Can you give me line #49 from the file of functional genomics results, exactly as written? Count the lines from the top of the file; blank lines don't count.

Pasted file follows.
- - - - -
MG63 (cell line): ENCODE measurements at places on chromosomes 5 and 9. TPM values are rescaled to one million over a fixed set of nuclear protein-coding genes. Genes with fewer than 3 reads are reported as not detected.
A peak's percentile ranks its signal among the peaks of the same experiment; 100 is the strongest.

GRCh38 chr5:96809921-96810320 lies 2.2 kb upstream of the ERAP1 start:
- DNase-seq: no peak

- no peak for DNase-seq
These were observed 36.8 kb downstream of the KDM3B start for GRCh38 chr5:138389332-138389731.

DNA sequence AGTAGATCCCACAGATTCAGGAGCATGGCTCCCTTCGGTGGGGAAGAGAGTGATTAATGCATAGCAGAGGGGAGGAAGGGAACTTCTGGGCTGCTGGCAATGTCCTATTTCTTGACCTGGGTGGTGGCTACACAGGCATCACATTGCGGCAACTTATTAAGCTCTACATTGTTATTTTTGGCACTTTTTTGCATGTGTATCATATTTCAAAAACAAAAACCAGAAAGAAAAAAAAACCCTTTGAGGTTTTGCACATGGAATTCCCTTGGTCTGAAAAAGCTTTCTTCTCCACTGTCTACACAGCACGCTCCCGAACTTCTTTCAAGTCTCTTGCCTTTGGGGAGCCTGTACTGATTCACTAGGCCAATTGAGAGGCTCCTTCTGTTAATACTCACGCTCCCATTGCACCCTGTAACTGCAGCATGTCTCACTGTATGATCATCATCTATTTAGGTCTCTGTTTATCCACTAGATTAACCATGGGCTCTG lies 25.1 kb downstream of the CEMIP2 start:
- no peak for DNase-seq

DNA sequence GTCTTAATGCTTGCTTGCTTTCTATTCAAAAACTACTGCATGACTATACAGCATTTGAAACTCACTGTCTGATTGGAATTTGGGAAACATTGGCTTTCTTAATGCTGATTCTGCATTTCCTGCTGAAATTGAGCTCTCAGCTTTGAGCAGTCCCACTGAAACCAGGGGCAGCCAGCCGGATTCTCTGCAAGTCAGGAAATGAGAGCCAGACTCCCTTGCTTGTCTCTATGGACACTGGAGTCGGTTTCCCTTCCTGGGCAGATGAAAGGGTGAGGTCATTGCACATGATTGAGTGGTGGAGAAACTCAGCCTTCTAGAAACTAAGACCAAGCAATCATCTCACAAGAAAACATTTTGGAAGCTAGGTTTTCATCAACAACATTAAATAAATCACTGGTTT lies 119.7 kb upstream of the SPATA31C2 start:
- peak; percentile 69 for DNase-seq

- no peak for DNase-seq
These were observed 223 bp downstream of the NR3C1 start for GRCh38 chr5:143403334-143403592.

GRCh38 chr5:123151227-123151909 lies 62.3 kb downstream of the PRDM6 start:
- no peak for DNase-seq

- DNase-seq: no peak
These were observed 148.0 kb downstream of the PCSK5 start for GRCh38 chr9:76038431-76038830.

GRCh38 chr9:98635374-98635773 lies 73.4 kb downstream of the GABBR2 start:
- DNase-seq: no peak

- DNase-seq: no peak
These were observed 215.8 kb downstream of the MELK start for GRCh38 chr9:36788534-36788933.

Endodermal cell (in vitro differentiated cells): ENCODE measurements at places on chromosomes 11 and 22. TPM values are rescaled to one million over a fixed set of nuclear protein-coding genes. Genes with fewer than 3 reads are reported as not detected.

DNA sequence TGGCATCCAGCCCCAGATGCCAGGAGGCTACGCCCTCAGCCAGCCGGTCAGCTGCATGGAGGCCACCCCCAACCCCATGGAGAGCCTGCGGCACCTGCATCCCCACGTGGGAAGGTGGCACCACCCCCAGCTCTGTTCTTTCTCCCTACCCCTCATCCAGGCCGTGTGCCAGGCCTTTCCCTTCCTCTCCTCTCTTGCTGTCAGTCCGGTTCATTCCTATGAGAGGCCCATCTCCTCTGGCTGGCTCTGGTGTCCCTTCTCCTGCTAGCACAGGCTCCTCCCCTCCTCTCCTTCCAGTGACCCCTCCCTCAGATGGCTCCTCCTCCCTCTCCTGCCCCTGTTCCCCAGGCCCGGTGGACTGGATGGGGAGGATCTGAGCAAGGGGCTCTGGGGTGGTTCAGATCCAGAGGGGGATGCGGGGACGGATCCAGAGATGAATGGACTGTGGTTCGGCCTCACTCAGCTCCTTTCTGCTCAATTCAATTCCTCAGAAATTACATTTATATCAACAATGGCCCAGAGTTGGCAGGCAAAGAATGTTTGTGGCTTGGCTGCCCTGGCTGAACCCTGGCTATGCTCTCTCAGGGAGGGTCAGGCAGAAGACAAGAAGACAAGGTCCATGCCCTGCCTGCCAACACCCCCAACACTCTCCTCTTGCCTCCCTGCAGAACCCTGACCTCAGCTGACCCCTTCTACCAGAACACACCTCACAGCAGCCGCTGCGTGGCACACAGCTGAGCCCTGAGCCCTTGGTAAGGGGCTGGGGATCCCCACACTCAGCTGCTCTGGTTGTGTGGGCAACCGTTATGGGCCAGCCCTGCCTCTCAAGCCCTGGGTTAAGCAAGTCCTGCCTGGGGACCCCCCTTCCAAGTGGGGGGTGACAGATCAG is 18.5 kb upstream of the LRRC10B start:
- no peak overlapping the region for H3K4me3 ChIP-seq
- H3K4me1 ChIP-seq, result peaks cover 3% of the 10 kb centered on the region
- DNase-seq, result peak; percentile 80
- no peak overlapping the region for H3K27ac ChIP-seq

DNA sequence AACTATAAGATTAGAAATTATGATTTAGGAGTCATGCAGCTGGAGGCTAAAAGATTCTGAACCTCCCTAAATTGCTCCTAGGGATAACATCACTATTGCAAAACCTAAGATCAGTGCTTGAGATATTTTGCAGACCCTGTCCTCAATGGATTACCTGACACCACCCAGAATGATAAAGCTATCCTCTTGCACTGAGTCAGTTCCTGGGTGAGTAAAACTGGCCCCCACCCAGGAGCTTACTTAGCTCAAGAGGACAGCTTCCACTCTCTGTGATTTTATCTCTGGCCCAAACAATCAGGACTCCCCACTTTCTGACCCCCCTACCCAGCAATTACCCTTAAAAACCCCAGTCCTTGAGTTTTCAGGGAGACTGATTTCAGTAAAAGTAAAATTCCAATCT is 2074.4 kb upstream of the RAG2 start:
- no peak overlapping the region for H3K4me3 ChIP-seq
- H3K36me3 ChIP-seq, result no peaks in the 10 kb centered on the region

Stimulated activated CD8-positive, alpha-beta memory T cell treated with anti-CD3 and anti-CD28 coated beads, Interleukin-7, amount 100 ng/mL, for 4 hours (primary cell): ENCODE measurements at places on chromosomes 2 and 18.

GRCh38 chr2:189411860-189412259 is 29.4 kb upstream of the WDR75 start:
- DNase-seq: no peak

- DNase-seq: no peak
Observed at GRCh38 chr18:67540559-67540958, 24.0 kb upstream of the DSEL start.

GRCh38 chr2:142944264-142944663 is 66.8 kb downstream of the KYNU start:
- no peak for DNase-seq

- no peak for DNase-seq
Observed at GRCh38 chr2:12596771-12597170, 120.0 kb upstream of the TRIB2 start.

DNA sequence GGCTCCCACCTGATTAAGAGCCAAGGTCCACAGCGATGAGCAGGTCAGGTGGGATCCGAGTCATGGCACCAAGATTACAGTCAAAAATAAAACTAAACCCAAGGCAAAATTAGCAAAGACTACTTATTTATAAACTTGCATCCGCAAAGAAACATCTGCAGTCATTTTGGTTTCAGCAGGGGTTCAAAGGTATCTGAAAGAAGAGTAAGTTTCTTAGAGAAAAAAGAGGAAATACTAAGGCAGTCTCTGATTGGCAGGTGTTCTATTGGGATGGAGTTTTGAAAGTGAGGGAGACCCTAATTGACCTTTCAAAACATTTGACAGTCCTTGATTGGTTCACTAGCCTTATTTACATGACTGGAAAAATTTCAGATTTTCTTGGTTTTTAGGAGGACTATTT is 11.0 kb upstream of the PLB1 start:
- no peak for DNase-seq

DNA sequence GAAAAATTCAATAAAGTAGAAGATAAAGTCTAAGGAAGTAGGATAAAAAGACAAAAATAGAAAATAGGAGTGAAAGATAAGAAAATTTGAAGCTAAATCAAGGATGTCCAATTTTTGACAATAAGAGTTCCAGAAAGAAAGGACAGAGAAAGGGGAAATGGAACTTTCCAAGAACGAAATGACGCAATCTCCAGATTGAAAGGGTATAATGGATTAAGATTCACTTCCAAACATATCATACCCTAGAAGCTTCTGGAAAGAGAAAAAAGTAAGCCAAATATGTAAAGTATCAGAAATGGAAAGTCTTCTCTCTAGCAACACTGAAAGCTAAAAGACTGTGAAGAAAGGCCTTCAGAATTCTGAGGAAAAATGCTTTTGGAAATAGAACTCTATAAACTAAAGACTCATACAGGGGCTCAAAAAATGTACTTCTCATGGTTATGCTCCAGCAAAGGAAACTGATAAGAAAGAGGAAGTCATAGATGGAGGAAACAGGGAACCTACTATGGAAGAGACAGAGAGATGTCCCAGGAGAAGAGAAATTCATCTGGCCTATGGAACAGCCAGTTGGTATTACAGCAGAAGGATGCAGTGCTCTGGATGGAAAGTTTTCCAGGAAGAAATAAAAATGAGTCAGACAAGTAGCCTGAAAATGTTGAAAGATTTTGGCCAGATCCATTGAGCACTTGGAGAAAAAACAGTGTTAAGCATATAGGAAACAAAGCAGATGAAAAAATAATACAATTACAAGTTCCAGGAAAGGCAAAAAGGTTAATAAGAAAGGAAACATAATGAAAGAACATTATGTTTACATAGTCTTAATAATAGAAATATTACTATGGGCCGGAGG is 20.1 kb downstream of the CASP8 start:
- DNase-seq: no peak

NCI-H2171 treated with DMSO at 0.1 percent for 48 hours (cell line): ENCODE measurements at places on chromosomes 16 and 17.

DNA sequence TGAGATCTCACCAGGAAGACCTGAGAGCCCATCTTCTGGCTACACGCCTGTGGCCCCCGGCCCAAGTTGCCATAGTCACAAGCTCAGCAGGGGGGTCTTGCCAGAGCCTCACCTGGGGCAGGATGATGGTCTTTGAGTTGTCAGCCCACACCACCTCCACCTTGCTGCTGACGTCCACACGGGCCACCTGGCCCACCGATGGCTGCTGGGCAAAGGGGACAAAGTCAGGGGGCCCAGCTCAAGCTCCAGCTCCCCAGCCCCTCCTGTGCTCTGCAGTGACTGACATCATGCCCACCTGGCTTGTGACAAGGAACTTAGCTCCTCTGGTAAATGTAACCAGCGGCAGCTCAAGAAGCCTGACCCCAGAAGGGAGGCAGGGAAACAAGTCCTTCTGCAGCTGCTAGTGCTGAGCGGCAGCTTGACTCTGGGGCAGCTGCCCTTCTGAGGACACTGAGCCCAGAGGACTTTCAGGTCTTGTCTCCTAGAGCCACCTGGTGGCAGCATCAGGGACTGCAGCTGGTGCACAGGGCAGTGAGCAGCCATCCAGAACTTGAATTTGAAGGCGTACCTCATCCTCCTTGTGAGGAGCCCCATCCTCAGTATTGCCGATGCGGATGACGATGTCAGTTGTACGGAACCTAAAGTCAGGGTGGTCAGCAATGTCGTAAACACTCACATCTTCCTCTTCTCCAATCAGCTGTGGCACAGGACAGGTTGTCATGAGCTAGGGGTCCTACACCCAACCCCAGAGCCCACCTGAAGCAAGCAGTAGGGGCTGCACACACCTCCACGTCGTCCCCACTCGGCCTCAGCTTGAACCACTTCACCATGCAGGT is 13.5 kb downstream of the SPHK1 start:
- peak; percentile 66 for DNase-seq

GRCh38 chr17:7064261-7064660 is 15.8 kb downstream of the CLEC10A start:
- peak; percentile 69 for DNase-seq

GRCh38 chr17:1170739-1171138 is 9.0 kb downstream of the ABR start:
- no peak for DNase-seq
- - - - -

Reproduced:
- no peak for DNase-seq